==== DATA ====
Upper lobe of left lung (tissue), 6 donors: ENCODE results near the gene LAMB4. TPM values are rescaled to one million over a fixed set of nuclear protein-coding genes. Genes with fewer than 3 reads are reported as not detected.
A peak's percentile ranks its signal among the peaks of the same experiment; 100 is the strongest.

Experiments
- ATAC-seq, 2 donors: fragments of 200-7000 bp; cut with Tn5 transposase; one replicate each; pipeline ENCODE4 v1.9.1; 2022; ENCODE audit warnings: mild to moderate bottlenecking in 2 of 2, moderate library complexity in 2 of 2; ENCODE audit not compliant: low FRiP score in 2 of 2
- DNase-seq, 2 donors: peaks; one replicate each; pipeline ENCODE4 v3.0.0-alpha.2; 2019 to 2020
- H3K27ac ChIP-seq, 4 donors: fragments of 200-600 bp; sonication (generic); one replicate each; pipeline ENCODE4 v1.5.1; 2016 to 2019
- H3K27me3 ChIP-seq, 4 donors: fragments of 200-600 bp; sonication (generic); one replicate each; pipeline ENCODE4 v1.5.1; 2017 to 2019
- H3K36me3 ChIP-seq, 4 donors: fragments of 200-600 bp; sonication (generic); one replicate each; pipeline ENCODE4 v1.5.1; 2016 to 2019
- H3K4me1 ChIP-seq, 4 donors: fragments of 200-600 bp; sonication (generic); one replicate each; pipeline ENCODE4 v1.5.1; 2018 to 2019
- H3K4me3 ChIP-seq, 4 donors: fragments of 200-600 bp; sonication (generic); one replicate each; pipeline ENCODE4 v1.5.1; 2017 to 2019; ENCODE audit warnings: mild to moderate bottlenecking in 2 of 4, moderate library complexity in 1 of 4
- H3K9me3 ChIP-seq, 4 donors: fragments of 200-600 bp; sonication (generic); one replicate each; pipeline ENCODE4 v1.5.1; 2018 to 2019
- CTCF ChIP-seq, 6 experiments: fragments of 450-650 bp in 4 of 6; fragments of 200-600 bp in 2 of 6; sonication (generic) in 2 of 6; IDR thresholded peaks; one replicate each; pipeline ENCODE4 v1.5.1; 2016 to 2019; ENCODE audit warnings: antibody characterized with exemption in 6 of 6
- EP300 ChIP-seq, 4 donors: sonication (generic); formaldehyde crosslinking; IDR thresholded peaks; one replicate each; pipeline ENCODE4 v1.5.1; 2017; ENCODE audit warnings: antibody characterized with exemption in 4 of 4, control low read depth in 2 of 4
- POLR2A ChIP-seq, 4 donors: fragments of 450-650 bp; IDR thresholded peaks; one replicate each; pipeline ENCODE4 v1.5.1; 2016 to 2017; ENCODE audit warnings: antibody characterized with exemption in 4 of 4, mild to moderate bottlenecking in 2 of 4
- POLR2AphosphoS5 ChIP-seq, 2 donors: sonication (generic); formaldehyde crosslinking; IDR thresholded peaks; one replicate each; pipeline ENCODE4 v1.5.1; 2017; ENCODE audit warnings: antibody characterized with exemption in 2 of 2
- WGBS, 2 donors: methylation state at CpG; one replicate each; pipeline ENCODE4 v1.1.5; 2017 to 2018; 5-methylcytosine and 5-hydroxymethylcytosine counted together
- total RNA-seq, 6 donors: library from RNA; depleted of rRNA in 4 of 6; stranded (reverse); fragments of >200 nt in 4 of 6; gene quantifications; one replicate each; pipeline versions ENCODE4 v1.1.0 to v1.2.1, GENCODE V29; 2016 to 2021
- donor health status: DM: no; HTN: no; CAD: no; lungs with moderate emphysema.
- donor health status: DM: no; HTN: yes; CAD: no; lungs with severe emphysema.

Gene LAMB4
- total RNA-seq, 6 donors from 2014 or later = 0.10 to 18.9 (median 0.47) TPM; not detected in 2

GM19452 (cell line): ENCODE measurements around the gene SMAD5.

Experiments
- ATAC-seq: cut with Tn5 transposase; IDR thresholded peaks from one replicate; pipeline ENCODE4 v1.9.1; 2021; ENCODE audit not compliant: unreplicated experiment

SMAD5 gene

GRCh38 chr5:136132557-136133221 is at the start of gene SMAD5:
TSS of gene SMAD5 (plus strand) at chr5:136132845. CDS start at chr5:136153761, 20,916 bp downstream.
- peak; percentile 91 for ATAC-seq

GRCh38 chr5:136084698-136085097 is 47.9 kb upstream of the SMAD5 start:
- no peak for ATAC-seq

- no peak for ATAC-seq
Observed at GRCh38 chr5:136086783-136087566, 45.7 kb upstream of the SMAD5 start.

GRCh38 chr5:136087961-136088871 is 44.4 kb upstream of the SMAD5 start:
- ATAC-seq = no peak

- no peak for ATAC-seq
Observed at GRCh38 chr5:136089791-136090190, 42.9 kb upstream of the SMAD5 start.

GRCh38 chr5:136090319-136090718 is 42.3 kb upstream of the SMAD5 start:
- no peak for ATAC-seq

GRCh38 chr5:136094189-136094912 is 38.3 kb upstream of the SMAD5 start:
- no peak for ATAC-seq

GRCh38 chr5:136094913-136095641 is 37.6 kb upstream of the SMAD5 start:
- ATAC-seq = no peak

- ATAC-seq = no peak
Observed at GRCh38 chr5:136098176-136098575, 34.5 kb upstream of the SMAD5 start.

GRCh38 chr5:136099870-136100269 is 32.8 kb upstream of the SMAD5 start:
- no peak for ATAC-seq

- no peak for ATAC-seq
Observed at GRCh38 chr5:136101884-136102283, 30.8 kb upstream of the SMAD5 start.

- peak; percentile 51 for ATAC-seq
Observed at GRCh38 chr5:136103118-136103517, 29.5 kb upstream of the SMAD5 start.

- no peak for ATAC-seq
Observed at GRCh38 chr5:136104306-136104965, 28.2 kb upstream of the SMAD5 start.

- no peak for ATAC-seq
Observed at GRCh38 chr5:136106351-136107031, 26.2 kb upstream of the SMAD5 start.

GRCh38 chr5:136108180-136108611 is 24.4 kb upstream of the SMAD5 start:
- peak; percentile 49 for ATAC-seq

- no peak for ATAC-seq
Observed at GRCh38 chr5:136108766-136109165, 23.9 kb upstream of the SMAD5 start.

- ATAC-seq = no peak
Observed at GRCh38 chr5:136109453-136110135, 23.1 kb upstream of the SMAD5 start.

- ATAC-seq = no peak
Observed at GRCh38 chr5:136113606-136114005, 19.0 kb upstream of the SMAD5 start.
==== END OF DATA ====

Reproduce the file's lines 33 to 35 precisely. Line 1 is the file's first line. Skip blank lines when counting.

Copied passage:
GRCh38 chr5:136087961-136088871 is 44.4 kb upstream of the SMAD5 start:
- ATAC-seq = no peak

- no peak for ATAC-seq